In a sweeping decision, which, according to Federal Circuit Judge Randall R. Rader, "links patent eligibility to the age of iron and steel at a time of subatomic particles and terabytes,"1 the U.S. Court of Appeals for the Federal Circuit held on Oct. 30, 2008, that claims for new and useful processes are eligible for patenting if, and only if, those claims are "tied to a particular machine" or recite a process that "transforms an article into a different state or thing."2 Labeling this the "machine-or-transformation test," the court acting en banc advised practitioners and the U.S. Patent and Trademark Office (USPTO) alike that prior cases announcing other tests for patent eligibility, such as the Freman-Walter-Abele test and the "useful, concrete, and tangible result" test, as well as the USPTO's "technological results" test, should "no longer be relied on."3 Unfortunately for Bilski, his claimed method for hedging risk in the field of commodities trading did not meet the machine-or-transformation test and so was found to be ineligible for patent protection.4
For those unfamiliar with the patent law in the United States, the need for a ruling such as that handed down in Bilski may seem odd. After all, the USPTO's Manual of Patent Examining Procedure provides:
Whoever invents or discovers any new and useful process, machine, manufacture, or composition of matter, or any new and useful improvement thereof, may obtain a patent therefor, subject to the conditions and requirements of this title.5
Seemingly then, any new or useful process would be eligible for patenting, provided it met the other statutory conditions and requirements. However, as the Bilski court explained, not all processes are statutory processes under § 101. Indeed, determining whether or not a claimed process is a statutory process is a "threshold inquiry" and failing this test will negate patentability even if all of the other requirements and conditions of the statute are met.6 The question thus presented in Bilski was "exactly what sort of processes are statutory processes?"
To answer this question, the court turned to several prior decisions of the U.S. Supreme Court and reasoned that the definitive test for determining whether or not a claimed process was indeed a statutory process examines whether or not that process (1) is tied to a particular machine or apparatus, or (2) transforms a particular article into a different state or thing.7 According to the court, this inquiry is required so that patents will not pre-empt substantially all uses of fundamental principles, and instead reserves those monopolies to specifically enunciated variants thereof.8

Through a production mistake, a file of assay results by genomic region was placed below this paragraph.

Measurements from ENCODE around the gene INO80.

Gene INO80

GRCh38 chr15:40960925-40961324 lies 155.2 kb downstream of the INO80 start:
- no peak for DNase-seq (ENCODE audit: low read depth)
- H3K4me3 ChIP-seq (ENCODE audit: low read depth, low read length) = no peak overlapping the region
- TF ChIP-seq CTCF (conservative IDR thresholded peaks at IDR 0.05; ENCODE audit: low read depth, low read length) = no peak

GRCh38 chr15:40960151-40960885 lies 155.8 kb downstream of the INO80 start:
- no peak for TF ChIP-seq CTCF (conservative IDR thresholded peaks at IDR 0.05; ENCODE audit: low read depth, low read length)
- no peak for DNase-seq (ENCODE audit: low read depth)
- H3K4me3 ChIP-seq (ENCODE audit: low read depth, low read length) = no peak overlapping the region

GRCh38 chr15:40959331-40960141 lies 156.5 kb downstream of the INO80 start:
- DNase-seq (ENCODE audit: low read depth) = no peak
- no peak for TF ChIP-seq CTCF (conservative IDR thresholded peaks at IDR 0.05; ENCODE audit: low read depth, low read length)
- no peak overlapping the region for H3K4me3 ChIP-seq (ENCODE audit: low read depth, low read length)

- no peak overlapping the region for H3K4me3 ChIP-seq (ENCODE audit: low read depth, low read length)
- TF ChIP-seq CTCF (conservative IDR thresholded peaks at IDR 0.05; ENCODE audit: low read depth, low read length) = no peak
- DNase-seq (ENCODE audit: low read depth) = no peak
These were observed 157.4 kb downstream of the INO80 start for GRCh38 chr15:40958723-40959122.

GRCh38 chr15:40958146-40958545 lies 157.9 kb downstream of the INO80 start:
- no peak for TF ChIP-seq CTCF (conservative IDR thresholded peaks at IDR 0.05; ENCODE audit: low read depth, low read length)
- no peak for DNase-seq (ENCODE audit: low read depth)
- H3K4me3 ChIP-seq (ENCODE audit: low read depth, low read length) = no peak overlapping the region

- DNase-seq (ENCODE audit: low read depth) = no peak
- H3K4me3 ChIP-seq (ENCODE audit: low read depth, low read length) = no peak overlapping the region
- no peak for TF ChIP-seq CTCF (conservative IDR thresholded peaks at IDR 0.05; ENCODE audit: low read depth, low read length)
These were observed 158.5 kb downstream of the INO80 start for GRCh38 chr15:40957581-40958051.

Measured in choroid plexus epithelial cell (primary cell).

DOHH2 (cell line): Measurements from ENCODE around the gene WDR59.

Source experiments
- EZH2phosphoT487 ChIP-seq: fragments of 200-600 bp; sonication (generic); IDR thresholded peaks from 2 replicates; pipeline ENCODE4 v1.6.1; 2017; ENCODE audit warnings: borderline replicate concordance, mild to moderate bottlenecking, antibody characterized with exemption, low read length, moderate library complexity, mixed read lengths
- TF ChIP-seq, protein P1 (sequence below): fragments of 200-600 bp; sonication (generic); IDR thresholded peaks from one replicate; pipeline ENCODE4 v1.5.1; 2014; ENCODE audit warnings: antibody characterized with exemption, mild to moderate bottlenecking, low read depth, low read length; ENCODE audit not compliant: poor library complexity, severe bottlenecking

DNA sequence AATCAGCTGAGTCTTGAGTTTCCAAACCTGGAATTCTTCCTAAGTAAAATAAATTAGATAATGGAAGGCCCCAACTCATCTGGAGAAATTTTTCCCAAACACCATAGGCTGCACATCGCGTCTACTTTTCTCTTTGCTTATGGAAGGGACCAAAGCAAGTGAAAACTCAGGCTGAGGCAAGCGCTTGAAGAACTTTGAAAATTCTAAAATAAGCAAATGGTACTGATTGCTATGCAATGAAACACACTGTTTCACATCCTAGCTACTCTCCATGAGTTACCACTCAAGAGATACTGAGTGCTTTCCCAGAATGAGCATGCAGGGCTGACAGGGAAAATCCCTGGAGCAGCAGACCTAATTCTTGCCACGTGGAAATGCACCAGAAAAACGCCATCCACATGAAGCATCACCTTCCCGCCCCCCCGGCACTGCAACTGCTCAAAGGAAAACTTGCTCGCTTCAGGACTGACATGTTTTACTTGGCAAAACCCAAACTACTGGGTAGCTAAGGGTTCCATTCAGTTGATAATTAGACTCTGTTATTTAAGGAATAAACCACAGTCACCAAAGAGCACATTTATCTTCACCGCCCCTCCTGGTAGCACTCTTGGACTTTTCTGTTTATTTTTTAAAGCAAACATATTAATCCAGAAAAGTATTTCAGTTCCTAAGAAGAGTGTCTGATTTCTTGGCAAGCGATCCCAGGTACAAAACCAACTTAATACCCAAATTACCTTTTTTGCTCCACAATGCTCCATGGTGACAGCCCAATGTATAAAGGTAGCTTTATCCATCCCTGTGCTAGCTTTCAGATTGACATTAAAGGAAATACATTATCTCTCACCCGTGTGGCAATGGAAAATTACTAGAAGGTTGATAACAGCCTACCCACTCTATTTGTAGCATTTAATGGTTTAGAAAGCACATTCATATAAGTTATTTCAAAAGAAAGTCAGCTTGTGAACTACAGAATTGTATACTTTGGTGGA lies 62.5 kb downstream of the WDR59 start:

Simply reciting the use of a machine or the presence of a transformation in a patent claim does not guarantee patent eligibility. The Bilski court determined that what is needed is language that imparts meaningful limits on a claim's scope; insignificant extra-solution activity will not be sufficient.9 Moreover, any "transformation must be central to the purpose of the claimed process."10
As Bilski's claims were not directed to the use of any particular machine, the court did not address whether or when recitation of a computer or other machine suffices to tie a process claim to a particular machine11, and instead focused its analysis on the transformation branch of the machine-or-transformation test. In doing so, the Federal Circuit revisited some of its older cases to see how they fared. This required the court to opine on just what sort of things are proper "articles" which can undergo transformation for patent eligibility.
According to the court, "it is virtually self-evident that a process for a chemical or physical transformation of physical objects or substances is patent-eligible subject matter."12 When it comes to electronic signals and electronically-manipulated data, however, the court intimated that such data must either be representative of physical and tangible objects, or be electronically transformed into a visual depiction thereof (if there is no actual physical transformation of the object represented by the data) in order for a process directed to such data to be eligible for patenting.13 Such criteria are not met merely by "adding a data-gathering step to an algorithm."14 In Bilski's case, because the process sought to be patented did not transform any article to a different state or thing, it was ineligible for patent protection, even if it were deemed to be new and nonobvious.15
If left unchanged16, the Bilski decision will have far ranging implications for computer-related inventions, as much for what it says as for what it does not say. For example, the court refused to elaborate on "the precise contours of machine implementation, as well as the answers to particular questions, such as whether or when recitation of a computer suffices to tie a process claim to a particular machine."17 These questions will now have to be addressed on an application-by-application basis within the USPTO as applicants and patent examiners struggle to determine just how much tying is required.
Moreover, the validity of previously issued patents in the Internet and financial service sector may be called into question. In the wake of the Federal Circuit's decision in State St. Bank18, many more so-called "business method" patents were issued. While Bilski does not affirmatively do away with such patents, it does call into serious question those that recite processes that are unlinked to a processing system, linked only to general purpose computers, or which have no or minimal "transformative" operations.